DM: Nothing is ever set in stone. You can remake a song a million different ways and it doesn’t mean any one way is wrong or right. I think we realized that we wanted something that felt more unified, something where the songs all tie together and I think that is definitely evident in this record. It represents a time and a place rather than a “best of” up until that moment.

DC: The album was produced by a few stellar names in the music industry, such as Shawn Everett (Weezer and Alabama Shakes) and Bob Ezrin (Alice Cooper, Kiss and Pink Floyd). What was it like collaborating with them in the studio?

DM: Shawn is amazing. He is a very close friend and someone I have had the good fortune working with for about 5 years now. I met him while working with my old band, Elizbaeth & the Catapult and I brought him in to mix Wildewoman. I have since had him mix a handful of records I have produced and we have come to understand each other’s aesthetics quite well. Now the same can be said for him and the rest of the band. He always brings a wonderfully unique approach to making records that’s full of surprises. I hope to continue to work with him till the end of days! Bob came in early on and had some thoughts about the songs, which he shared – his resume certainly speaks for itself.

DC: Something About You is the third single to be released from this album; what inspired you to write this song?

DM: I didn’t write the song – Jess and Holly did – but I can talk about the production. This song went through more versions than any song on this record, probably 8 or 9 completely different versions of this song exist. It’s hard to believe it ended up where it did considering where it started, but in the end it feels like everyone’s voice is in there. So many very different songs were thrown into the hat for inspiration and some how they all made it in there. I think we have a spotify playlist with all the songs that influenced this one, it’s definitely all over the map!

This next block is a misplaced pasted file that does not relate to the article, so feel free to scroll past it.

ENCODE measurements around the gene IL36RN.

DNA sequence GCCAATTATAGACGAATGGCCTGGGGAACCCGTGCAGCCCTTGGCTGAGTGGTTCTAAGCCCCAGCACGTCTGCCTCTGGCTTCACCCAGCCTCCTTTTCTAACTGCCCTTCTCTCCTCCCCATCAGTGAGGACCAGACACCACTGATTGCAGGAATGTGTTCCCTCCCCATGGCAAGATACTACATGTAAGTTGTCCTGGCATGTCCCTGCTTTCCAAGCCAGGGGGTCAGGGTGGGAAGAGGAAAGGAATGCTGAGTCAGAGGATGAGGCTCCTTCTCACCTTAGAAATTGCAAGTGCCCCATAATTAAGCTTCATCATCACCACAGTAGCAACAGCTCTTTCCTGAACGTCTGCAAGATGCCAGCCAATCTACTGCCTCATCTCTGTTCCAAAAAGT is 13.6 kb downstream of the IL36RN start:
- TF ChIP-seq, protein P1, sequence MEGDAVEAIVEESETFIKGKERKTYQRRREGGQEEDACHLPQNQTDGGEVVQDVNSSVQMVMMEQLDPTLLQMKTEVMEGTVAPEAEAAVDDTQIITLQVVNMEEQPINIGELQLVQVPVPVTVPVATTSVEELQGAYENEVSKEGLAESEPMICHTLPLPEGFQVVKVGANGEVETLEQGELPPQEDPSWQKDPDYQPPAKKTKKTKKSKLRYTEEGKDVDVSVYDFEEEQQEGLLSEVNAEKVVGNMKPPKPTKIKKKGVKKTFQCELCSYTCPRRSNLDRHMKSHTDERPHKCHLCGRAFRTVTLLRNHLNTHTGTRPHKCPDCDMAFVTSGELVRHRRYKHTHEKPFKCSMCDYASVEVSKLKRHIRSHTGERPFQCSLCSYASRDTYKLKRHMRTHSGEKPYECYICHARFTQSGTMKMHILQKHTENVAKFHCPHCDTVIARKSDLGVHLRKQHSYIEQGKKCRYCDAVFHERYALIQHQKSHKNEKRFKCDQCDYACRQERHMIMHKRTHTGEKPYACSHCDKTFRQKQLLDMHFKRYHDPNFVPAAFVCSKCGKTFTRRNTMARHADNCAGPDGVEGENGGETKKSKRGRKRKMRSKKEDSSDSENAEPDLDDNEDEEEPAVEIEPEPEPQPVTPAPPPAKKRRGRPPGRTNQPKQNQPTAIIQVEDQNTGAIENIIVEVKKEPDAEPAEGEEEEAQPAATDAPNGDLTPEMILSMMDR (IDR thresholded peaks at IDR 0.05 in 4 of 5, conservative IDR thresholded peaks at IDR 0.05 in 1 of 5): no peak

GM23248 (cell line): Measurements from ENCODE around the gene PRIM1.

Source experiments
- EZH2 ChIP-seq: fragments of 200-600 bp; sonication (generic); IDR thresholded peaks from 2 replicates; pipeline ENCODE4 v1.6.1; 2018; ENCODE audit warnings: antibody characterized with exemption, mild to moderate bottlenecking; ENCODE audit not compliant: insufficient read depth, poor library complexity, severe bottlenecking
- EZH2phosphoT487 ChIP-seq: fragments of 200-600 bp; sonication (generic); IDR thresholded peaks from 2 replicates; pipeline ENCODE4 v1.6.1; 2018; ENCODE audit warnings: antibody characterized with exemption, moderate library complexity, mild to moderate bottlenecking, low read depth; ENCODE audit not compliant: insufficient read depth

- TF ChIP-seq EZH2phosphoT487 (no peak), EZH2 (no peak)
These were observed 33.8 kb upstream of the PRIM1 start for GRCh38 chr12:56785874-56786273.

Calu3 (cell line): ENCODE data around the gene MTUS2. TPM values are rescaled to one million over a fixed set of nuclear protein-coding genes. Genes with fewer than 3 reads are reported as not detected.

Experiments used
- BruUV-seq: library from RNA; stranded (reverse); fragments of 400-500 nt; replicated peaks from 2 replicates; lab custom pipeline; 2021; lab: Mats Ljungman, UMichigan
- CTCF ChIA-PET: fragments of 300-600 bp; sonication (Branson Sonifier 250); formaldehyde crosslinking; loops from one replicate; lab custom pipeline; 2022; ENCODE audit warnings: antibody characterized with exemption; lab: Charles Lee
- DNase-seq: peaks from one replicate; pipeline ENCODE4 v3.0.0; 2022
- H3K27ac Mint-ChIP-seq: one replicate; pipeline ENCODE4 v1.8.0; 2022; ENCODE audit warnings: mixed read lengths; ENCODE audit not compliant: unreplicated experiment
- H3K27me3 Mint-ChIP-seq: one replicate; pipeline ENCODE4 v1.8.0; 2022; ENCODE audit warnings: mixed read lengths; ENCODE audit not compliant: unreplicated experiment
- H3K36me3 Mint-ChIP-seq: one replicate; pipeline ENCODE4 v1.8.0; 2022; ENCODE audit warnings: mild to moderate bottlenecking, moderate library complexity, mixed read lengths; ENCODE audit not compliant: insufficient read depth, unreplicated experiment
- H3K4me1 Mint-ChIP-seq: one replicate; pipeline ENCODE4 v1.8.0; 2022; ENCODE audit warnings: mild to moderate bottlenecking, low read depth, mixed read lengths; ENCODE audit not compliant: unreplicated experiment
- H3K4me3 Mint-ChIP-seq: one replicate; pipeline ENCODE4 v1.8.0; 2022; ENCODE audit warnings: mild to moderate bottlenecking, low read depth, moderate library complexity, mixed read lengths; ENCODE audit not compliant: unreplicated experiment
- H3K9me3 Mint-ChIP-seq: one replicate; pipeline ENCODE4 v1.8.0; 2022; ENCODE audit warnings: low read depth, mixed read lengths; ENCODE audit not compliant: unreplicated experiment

DC: There’s a fairly surreal music video to support this song! How do the visuals tie into the lyrical content of Something About You?

DM: There is a vagueness to the lyrics where you can’t figure out if this person Jess and Holly are singing about is necessarily good or bad — whether or not the song is happy or sad. Same goes for the harmonic content of the song. It’s not really major or minor, kind of this grey area of harmony which is a little disorienting/unsettling. I think the video evokes that. I like it because you are kind of left on the edge of your seat. Sometimes we have people in our lives that make us feel good and bad all at once. A twist on a lyric and melody that on it’s own could sound like an old R&B tune, but when paired with the video and the harmony it feels like something completely different.

DC: What are some of the band’s main musical influences?

DM: Ha! Main? Too many to list. We all grew up listening to such different things! The girls grew up mostly on R&B and old soul; Pete grew up on Metallica, Black Sabbath, John Zorn and Bob Dylan; Andy grew up on gangsta rap and folk music, and I grew up on Guns & Roses, Pearl Jam and Tribe Called Quest. Oddly enough think there is a little bit of all of that on Good Grief!

DC: What do you hope Lucius achieves in 2016?

DM: I just want to be able to make art that feels true to who we are and hope that it resonates with as many people as possible. I hope that each member of the band’s voice is heard and that we each feel artistically fulfilled individually and as a unit. Jess, Holly, Pete and Andy are some of my favorite musicians on the planet and I just hope we can keep making stuff together that we are proud of.

Good Grief, the second studio album from Lucius, was released on March 11, 2016 and is available on iTunes, Spotify and Amazon. April sees the band touring throughout the UK and Europe, with full dates and locations listed on their website.